Album Reviews

Alexei Lubimov – Eastern European Piano Music

(Apex) UK release date: 25 August 2003

Alexei Lubimov - Eastern European Piano Music

Warner’s budget Apex label is a great way of discovering new classical music, and these four contemporary works for piano and chamber orchestra were new to my ears. Interesting, too, in that the majority of this disc is given over to a couple of the most prominent female composers of the last 50 years, the seemingly unpronounceable Galina Ustvolskaya and Sofia Gubaidulina, two important figures in Russian music.

Ustvolskaya’s Concerto is a relatively early work from 1946 and carries the weight and impact of a Shostakovich score, the heavy fast music interspersed with atmospheric and surprisingly tender slow sections. The intense closing part brings high register strings and a staccato piano together. Alexei Lubimov is a bit too heavy-handed on the keyboard at times, but the uncomfortable conflict of major and minor tonality at the end reminds you that this is a wartime piece, the strife all too evident.

The Gorecki piece could have worked better if it was placed second in the program – it’s a short Concerto made up of two movements, each one based on an obsessive ostinato that could become a bit wearing were it not for the flair accorded it by Lubimov and conductor Heinrich Schiff.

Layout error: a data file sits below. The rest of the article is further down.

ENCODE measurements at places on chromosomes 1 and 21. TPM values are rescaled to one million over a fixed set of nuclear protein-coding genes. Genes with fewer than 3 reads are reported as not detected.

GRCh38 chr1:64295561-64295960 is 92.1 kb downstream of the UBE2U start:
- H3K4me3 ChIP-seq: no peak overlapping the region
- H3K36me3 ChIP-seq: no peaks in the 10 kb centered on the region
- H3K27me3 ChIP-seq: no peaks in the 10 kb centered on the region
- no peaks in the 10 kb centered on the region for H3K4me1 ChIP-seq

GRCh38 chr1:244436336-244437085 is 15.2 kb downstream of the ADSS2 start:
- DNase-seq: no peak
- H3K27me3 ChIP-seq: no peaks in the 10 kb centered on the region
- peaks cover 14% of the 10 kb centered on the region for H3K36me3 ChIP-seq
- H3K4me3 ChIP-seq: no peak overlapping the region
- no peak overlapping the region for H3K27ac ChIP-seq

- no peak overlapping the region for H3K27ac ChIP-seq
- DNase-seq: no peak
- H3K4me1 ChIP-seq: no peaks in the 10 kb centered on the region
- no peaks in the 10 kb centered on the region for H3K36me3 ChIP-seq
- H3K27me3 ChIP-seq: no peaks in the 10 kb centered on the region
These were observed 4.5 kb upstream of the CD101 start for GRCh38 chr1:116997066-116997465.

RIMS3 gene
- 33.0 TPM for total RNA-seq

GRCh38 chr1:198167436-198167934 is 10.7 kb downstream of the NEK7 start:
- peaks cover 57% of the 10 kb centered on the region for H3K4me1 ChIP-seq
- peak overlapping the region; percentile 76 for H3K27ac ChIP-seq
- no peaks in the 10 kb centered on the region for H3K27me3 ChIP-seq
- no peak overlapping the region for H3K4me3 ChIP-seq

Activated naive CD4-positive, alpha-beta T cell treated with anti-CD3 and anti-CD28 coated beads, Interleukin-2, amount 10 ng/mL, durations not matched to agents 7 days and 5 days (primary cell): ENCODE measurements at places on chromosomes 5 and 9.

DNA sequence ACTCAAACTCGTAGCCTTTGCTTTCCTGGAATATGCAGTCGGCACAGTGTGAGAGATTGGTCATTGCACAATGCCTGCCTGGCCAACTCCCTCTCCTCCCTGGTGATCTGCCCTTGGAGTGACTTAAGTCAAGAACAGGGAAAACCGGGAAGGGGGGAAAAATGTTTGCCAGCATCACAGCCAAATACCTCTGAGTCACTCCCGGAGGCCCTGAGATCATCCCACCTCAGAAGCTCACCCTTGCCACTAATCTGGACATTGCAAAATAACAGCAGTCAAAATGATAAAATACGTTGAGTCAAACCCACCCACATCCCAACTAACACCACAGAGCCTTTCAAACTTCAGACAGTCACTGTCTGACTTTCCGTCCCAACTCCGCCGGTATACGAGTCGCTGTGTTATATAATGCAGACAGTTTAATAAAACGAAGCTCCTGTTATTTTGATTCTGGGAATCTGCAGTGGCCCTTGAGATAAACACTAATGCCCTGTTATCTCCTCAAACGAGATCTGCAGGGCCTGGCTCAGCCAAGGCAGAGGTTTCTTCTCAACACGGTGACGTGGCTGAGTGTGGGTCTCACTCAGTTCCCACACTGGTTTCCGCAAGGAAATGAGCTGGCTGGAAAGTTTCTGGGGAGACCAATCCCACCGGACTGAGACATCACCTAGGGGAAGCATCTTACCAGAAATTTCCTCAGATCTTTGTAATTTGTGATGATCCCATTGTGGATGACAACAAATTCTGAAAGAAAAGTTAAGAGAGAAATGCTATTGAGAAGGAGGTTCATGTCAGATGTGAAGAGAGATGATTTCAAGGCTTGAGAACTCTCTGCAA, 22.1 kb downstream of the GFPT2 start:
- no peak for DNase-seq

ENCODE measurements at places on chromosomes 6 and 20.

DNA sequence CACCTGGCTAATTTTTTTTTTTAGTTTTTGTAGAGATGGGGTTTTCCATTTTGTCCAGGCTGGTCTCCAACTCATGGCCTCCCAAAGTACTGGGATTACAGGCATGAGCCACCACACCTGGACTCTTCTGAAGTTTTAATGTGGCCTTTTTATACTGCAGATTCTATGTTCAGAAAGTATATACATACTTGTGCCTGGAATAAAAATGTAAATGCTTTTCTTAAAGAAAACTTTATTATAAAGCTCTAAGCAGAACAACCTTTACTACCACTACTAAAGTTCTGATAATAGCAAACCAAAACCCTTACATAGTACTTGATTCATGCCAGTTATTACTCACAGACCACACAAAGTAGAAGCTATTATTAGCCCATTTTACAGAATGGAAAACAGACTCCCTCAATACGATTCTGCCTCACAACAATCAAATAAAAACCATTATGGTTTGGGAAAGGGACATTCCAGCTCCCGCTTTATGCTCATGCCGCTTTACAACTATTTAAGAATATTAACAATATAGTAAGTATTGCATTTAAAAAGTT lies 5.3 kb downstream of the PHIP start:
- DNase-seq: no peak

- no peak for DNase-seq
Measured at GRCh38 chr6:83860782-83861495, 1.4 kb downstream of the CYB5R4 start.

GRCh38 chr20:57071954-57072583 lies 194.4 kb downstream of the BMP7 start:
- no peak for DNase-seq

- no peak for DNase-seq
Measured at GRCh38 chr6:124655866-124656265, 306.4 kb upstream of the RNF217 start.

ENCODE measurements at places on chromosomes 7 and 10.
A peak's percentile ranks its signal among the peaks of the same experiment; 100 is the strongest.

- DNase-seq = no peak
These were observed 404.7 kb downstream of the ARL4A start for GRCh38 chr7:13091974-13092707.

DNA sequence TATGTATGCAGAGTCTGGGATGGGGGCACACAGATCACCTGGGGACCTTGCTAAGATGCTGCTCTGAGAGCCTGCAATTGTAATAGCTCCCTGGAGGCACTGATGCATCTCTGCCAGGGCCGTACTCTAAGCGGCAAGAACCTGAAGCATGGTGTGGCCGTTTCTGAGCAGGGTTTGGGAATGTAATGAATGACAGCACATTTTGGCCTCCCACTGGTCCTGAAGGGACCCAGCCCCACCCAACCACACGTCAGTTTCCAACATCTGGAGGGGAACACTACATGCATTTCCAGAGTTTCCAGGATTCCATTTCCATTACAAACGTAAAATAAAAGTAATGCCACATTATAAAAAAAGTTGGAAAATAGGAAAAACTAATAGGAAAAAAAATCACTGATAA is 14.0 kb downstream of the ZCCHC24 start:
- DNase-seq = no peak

The sparkling second movement in particular is well worth hearing though, going off at a gallop. In the same vein is the Pelecis, a neo-classical and purely tonal composition in C major that seems to have travelled through several centuries to its almost poppy finale. Easily accessible, it is however the weakest of the four.

The Gubaidulina, on the other hand, is a serious work that seems to follow a question and answer format rather like that of the Mass, with piano and orchestra set against each other, combining finally towards the end with a long trill on the piano before the piece subsides. Orchestration is at its most imaginative in this work, some truly weird flute and bassoon sounds barely perceptible at the sombre opening.

This is a natural calling point if you’ve heard Arvo Part’s music before and are keen to experience more contemporary music from the same region. Performances are of a committed, high standard and the close recorded sound reflects the intimate nature of much of the music.

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Alexei Lubimov – Eastern European Piano Music